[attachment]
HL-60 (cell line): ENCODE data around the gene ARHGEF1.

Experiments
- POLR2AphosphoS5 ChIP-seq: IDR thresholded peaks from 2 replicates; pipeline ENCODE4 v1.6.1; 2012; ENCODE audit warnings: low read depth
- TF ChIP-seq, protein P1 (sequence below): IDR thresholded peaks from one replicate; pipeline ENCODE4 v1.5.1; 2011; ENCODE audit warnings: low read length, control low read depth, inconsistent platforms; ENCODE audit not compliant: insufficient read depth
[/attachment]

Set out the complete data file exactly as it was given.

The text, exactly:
HL-60 (cell line): ENCODE data around the gene ARHGEF1.

Experiments
- POLR2AphosphoS5 ChIP-seq: IDR thresholded peaks from 2 replicates; pipeline ENCODE4 v1.6.1; 2012; ENCODE audit warnings: low read depth
- TF ChIP-seq, protein P1 (sequence below): IDR thresholded peaks from one replicate; pipeline ENCODE4 v1.5.1; 2011; ENCODE audit warnings: low read length, control low read depth, inconsistent platforms; ENCODE audit not compliant: insufficient read depth